Robert Mugabe, the founding father of Zimbabwe died today at the age of 95.
Mugabe had been receiving treatment in a hospital in Singapore since April. The independence icon turned authoritarian leader, has was ousted in a military coup in 2017 after 37 years in power.
The former president was praised for broadening access to health and education for the black majority.
But later years were marked by violent repression of his political opponents and Zimbabwe’s economic ruin.
Emmerson Mnangagwa, his successor expressed his “utmost sadness”, calling Mr Mugabe “an icon of liberation”.
Cde Mugabe was an icon of liberation, a pan-Africanist who dedicated his life to the emancipation and empowerment of his people. His contribution to the history of our nation and continent will never be forgotten. May his soul rest in eternal peace (2/2)
— President of Zimbabwe (@edmnangagwa) September 6, 2019
Mnangagwa had been Mr Mugabe’s deputy before replacing him.
Robert Mugabe’s Life:
When Mugabe was born on 21 February 1924 in what was then Rhodesia – a British colony, run by its white minority. He was imprisoned for more than a decade without trial after criticising the government of Rhodesia in 1964.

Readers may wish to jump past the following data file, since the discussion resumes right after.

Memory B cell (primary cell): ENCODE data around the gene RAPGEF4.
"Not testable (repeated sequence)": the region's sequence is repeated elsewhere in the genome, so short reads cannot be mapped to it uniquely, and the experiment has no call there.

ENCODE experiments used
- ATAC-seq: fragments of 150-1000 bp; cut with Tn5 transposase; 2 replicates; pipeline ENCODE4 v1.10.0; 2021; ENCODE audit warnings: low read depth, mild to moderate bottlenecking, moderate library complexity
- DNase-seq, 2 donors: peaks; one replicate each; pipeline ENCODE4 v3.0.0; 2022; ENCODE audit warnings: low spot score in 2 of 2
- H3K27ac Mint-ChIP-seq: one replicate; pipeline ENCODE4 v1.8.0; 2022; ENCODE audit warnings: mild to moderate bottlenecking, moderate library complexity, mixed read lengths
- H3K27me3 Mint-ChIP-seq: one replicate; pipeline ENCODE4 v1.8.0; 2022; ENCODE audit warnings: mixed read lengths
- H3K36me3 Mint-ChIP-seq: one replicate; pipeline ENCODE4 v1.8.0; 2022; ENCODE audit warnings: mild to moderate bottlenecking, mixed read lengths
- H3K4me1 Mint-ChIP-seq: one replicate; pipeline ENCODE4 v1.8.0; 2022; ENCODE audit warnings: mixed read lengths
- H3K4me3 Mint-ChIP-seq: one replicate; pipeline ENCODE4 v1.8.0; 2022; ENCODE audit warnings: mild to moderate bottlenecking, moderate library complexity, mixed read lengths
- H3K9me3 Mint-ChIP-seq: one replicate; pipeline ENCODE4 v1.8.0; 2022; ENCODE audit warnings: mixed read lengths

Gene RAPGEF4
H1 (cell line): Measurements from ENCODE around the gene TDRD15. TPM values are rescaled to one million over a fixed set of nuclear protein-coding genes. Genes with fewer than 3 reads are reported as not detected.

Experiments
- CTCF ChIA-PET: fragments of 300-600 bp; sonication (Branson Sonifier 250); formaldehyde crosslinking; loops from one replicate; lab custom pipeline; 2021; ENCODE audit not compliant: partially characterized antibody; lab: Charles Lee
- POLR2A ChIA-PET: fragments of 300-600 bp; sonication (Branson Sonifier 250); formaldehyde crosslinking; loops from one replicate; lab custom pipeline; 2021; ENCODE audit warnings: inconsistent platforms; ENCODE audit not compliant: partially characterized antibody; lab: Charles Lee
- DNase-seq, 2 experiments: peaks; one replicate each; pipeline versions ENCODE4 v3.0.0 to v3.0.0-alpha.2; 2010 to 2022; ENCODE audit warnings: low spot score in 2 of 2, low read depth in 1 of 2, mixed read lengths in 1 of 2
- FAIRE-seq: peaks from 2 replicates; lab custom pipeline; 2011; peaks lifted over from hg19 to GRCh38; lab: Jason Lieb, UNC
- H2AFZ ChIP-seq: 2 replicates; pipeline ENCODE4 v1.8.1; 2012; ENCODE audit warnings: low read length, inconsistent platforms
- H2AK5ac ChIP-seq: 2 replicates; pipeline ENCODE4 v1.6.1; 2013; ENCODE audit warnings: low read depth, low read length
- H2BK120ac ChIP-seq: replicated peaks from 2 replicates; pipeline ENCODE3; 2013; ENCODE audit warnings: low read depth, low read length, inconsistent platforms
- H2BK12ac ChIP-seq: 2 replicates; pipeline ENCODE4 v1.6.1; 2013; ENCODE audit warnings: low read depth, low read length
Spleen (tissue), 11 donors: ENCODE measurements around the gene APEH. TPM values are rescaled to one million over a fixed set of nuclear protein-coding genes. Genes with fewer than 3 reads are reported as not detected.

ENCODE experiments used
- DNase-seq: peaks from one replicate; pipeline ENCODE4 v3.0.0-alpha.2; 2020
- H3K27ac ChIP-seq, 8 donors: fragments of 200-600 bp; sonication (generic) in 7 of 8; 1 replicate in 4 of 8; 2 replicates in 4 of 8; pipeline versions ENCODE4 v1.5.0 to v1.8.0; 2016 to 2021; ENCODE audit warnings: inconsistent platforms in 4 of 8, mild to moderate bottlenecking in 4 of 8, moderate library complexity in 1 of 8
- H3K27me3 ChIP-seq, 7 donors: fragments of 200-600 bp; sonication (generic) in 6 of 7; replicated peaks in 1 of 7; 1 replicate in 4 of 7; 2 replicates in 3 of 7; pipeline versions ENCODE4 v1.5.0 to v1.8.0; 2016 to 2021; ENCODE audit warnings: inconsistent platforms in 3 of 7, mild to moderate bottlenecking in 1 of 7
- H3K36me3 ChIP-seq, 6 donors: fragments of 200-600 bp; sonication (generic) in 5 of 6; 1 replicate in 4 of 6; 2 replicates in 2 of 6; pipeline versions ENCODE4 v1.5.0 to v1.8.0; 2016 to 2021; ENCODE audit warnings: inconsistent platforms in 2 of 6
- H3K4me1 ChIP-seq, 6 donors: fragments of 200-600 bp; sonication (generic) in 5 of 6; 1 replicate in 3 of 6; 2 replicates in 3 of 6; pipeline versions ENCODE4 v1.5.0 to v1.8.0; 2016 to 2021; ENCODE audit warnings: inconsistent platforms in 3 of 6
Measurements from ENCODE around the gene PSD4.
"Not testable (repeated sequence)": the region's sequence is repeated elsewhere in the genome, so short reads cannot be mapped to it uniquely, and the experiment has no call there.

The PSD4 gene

In 1973, while still in prison, he was chosen as president of the Zimbabwe African National Union (Zanu), of which he was a founding member.
Once released, he headed to Mozambique, from where he directed guerrilla raids into Rhodesia. But he was also seen as a skilled negotiator. Political agreements to end the crisis resulted in the new independent Republic of Zimbabwe.
With his high profile in the independence movement, Mugabe secured an overwhelming victory in the republic’s first election in 1980. He abolished the office in 1987, becoming president instead – a post he would retain through both electoral success and the use of violence for decades to come.
But over his decades in power, international perceptions soured, with an increasing number of critics portraying Mugabe as a dictator.
In 2000, facing serious political opposition for the first time, he seized white-owned farms to resettle black farmers, causing economic disruption but boosting his popularity among supporters.
Around the same time, pro-Mugabe militias used violence to influence political outcomes. In 2008, when he lost the first round of the presidential election, attacks on the opposition resulted in his rival pulling out of the contest.
He famously declared that only god could remove him from office.
He was forced into sharing power in 2009 amid economic collapse, installing rival Morgan Tsvangirai as prime minister.
But in 2017, amid concerns that he was grooming his wife Grace as his successor, the army – his long-time ally – turned against the president and forced him to step down.
Source : Various